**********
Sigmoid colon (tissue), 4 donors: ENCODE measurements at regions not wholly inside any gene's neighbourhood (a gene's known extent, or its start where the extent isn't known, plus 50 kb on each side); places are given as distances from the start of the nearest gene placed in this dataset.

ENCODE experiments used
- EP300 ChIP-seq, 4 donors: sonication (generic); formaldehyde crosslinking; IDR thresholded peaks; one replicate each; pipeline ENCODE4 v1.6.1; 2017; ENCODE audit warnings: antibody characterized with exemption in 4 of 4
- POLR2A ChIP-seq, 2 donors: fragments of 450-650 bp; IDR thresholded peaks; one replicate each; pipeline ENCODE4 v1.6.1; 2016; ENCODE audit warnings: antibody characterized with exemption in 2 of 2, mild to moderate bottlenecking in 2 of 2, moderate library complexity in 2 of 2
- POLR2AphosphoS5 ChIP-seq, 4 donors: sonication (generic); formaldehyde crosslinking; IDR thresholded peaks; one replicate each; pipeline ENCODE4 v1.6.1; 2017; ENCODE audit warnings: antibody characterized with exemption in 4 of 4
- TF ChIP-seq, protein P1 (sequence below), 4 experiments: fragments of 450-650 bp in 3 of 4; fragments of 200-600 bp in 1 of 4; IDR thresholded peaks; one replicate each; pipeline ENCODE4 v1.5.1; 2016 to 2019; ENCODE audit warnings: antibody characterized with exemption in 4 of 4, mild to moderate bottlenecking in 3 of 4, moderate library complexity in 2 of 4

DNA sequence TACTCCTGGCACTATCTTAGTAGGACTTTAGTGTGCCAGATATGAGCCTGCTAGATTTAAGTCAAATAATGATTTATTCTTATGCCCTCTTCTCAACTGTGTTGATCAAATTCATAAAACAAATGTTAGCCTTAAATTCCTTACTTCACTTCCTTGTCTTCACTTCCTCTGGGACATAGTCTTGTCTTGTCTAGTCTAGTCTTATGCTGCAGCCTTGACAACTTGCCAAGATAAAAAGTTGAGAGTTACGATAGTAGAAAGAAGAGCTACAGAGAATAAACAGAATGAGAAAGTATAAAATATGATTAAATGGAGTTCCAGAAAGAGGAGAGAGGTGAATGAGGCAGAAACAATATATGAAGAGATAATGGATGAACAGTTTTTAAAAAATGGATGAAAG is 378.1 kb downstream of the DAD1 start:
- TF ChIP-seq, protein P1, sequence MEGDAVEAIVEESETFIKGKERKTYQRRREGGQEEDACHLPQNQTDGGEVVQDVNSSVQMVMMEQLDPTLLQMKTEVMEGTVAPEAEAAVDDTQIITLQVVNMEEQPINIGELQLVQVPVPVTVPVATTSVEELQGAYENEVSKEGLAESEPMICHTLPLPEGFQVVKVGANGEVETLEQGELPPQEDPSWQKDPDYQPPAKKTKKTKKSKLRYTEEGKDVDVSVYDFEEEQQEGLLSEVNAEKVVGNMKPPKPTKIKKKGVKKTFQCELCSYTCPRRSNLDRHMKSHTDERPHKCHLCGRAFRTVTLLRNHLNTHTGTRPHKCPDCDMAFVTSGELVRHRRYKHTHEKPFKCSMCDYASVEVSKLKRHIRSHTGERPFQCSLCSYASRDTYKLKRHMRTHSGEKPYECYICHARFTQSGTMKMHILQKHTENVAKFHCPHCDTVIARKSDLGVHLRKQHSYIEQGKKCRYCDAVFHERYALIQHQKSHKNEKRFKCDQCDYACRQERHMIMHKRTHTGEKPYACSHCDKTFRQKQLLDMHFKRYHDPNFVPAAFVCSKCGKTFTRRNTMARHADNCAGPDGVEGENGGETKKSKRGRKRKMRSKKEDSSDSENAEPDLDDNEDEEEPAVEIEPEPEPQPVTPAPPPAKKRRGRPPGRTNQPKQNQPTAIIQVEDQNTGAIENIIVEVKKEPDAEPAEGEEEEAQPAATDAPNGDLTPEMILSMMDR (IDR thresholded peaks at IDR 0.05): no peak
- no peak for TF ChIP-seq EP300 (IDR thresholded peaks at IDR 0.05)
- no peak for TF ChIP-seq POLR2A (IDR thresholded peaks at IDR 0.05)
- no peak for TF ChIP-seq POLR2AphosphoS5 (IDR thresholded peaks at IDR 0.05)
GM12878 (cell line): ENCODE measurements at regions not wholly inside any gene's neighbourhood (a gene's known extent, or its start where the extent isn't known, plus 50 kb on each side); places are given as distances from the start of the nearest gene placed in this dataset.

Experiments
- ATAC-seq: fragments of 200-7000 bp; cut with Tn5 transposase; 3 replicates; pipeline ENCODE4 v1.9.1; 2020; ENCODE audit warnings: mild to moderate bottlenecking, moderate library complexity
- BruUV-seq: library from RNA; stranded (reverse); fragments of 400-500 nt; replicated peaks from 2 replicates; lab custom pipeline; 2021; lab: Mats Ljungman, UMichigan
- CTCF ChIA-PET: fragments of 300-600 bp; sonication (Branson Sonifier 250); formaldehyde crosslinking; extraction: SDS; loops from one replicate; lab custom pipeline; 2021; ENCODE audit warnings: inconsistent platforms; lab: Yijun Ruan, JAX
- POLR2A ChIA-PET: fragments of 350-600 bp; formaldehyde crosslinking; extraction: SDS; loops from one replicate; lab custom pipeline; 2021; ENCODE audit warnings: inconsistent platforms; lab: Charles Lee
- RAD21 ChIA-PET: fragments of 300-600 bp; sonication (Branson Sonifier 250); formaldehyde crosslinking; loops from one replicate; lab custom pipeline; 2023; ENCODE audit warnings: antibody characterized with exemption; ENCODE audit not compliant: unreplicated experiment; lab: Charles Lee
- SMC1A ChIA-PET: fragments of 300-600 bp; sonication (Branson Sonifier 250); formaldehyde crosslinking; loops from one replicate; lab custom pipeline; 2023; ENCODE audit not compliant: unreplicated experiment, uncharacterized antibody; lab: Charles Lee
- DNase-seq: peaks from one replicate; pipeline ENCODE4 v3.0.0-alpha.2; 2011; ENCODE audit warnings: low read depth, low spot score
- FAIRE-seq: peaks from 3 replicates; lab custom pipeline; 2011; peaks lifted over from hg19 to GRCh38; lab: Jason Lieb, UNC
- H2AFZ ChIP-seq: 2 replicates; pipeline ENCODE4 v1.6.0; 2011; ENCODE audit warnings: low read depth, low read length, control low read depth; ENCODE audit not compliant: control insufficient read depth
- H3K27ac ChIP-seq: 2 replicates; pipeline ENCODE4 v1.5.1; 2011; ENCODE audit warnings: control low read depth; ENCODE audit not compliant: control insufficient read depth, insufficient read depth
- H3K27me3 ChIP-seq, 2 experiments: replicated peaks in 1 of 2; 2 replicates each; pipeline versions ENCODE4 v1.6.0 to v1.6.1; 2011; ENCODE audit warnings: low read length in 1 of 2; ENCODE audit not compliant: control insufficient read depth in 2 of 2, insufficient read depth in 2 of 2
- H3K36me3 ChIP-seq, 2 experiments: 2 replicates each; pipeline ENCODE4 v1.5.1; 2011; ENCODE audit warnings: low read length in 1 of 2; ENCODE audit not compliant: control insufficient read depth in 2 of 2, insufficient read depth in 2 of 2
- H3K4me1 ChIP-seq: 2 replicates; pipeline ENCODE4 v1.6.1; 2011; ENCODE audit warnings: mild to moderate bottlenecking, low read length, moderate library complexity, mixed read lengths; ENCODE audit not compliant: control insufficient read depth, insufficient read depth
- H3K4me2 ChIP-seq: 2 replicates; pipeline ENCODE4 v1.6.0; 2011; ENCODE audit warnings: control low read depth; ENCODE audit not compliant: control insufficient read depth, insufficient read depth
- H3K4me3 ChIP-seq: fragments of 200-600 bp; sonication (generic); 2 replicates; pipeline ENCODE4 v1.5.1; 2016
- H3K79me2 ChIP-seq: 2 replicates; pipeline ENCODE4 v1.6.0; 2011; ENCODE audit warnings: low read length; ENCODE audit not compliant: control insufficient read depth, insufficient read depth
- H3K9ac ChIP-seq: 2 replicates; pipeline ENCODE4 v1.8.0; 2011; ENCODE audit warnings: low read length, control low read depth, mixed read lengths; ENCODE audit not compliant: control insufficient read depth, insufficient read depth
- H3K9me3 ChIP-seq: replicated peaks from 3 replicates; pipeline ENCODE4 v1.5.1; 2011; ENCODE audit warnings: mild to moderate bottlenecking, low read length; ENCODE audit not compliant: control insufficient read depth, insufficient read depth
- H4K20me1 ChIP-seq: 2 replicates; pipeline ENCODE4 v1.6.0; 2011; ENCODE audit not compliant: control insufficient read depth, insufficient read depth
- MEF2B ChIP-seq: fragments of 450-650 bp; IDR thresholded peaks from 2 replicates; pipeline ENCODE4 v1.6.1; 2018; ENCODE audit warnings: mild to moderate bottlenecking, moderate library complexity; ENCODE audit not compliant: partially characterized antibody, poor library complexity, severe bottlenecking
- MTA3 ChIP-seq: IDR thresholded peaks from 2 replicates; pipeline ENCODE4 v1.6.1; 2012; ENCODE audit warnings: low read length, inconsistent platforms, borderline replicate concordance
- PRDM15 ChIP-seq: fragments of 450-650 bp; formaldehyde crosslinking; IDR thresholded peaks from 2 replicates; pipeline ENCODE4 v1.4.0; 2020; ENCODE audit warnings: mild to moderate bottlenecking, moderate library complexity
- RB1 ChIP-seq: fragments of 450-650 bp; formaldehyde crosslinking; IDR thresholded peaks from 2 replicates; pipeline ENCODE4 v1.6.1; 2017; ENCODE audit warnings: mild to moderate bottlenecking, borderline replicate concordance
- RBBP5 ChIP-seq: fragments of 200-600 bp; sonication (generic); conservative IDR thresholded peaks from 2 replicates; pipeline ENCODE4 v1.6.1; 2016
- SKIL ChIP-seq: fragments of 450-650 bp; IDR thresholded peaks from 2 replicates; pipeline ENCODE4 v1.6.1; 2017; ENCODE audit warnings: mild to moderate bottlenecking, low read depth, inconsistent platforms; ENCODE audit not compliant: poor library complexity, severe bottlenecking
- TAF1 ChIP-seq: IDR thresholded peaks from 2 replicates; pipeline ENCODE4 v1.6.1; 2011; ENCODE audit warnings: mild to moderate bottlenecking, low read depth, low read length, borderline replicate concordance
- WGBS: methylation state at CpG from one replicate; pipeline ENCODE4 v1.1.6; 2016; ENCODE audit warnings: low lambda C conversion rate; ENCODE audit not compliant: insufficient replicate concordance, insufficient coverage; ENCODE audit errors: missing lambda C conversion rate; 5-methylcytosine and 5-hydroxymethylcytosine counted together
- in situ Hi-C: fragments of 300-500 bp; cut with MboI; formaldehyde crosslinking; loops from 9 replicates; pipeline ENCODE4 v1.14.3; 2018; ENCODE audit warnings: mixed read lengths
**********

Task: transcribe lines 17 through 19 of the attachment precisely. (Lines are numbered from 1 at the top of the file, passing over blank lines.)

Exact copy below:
- POLR2A ChIA-PET: fragments of 350-600 bp; formaldehyde crosslinking; extraction: SDS; loops from one replicate; lab custom pipeline; 2021; ENCODE audit warnings: inconsistent platforms; lab: Charles Lee
- RAD21 ChIA-PET: fragments of 300-600 bp; sonication (Branson Sonifier 250); formaldehyde crosslinking; loops from one replicate; lab custom pipeline; 2023; ENCODE audit warnings: antibody characterized with exemption; ENCODE audit not compliant: unreplicated experiment; lab: Charles Lee
- SMC1A ChIA-PET: fragments of 300-600 bp; sonication (Branson Sonifier 250); formaldehyde crosslinking; loops from one replicate; lab custom pipeline; 2023; ENCODE audit not compliant: unreplicated experiment, uncharacterized antibody; lab: Charles Lee